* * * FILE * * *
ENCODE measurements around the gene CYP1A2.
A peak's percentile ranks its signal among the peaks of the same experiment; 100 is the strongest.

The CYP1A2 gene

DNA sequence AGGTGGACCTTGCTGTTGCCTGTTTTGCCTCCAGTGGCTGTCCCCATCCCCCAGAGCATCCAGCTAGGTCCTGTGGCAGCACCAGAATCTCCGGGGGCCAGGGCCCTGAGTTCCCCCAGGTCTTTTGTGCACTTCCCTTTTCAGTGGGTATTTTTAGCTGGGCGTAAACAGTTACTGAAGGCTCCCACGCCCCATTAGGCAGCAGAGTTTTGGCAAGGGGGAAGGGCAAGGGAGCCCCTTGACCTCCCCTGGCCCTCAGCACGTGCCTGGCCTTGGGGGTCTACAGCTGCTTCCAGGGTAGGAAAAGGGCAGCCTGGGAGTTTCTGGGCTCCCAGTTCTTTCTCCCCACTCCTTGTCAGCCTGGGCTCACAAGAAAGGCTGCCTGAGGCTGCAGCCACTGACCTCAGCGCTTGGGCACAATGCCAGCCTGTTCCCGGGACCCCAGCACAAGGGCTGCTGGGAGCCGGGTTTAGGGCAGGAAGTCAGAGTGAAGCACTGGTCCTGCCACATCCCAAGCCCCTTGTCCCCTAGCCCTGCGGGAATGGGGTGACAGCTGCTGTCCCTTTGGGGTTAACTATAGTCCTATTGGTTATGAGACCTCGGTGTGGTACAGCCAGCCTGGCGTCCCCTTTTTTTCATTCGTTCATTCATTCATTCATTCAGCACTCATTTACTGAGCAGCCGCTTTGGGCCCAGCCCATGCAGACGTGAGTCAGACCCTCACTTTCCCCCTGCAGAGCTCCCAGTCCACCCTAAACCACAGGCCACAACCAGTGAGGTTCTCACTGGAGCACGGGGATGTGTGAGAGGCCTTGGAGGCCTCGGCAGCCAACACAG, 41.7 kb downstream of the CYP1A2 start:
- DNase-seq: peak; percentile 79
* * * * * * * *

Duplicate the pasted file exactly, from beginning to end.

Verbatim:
ENCODE measurements around the gene CYP1A2.
A peak's percentile ranks its signal among the peaks of the same experiment; 100 is the strongest.

The CYP1A2 gene

DNA sequence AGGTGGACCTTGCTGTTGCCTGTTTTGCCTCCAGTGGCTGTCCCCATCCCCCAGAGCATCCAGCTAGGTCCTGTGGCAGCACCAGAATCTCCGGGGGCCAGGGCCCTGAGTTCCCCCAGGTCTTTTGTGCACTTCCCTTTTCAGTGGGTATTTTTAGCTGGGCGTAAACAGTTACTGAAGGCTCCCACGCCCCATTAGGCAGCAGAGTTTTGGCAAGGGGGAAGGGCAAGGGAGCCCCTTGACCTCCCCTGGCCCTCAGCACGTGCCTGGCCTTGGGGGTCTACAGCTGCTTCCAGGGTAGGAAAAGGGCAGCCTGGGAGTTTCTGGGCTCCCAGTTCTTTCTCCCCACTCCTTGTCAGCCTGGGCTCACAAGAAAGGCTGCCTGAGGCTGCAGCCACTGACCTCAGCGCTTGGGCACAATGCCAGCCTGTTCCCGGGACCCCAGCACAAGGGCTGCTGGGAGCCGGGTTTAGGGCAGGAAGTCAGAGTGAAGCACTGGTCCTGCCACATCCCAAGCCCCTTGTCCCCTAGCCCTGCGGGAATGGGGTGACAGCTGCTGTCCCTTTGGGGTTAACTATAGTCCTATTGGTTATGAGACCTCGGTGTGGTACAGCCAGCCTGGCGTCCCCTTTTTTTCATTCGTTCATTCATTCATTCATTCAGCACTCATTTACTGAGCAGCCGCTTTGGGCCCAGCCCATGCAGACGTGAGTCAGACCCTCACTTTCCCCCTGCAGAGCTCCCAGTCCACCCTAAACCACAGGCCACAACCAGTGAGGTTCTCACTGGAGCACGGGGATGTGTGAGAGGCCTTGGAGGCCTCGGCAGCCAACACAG, 41.7 kb downstream of the CYP1A2 start:
- DNase-seq: peak; percentile 79